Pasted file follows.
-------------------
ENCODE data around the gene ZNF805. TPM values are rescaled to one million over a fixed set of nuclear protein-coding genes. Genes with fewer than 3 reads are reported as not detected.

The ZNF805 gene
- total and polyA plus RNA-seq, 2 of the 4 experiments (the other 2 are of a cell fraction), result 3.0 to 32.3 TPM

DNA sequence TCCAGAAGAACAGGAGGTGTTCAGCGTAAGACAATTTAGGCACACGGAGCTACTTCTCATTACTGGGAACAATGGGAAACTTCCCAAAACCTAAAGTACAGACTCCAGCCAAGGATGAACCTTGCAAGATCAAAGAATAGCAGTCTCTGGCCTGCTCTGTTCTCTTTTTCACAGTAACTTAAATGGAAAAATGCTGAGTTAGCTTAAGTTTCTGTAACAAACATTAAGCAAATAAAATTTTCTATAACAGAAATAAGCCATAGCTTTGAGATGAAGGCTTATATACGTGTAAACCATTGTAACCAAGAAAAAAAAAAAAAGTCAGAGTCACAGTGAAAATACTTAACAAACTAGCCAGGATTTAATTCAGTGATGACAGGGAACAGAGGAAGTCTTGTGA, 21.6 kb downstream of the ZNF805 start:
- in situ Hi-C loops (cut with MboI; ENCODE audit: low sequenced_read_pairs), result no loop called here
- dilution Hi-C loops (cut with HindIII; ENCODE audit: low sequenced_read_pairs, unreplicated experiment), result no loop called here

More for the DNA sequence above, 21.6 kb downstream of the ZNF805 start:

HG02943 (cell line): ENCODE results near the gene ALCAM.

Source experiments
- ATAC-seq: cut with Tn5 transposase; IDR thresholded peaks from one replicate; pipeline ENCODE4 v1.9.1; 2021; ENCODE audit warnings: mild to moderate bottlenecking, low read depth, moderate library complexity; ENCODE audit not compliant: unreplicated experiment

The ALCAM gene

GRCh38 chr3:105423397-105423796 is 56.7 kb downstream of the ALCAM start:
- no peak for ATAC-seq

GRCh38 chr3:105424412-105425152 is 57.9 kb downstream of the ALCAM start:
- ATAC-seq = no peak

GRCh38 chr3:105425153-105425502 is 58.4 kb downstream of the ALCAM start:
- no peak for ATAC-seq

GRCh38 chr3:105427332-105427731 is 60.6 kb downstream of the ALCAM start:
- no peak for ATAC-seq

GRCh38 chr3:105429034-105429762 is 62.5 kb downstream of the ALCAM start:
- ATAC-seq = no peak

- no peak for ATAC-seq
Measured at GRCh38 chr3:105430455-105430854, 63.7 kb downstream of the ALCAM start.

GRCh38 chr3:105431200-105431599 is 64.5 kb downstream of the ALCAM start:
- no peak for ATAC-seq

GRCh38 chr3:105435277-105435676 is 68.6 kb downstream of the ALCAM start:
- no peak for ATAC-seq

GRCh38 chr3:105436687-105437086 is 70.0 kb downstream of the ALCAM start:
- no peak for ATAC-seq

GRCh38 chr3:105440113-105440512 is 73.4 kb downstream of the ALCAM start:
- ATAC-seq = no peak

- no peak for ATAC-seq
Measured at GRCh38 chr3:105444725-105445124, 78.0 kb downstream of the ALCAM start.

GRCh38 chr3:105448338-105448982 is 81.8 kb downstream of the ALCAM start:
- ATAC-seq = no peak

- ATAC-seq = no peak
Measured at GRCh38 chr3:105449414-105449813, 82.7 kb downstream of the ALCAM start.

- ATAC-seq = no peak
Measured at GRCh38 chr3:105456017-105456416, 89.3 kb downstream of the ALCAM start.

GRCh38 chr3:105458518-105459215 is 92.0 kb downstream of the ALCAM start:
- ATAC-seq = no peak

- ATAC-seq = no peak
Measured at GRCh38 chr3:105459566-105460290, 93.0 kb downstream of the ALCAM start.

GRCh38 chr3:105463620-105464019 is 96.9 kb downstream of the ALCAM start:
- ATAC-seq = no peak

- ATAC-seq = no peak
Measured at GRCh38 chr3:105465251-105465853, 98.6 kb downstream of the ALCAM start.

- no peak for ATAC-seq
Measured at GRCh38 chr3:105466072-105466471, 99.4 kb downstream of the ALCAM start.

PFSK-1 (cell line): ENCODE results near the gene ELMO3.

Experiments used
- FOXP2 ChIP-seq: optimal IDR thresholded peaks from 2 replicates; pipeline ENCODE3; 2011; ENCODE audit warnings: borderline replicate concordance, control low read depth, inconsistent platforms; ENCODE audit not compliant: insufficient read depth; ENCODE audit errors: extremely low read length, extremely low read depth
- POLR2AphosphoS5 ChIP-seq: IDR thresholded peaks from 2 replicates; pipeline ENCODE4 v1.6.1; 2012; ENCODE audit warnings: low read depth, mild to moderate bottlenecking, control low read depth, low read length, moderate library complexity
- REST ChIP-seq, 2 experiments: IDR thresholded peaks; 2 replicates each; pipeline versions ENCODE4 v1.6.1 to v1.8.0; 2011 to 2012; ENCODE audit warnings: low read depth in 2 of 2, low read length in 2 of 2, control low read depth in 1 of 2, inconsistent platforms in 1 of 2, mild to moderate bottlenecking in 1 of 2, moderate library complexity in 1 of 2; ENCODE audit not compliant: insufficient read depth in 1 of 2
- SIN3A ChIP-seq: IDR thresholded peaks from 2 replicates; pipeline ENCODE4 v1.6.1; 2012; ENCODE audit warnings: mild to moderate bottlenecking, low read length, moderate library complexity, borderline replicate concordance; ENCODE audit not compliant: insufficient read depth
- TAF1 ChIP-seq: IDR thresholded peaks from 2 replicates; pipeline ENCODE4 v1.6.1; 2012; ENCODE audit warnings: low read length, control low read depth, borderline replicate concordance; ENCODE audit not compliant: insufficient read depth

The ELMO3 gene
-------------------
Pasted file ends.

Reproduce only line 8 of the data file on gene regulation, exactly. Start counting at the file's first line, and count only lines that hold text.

HG02943 (cell line): ENCODE results near the gene ALCAM.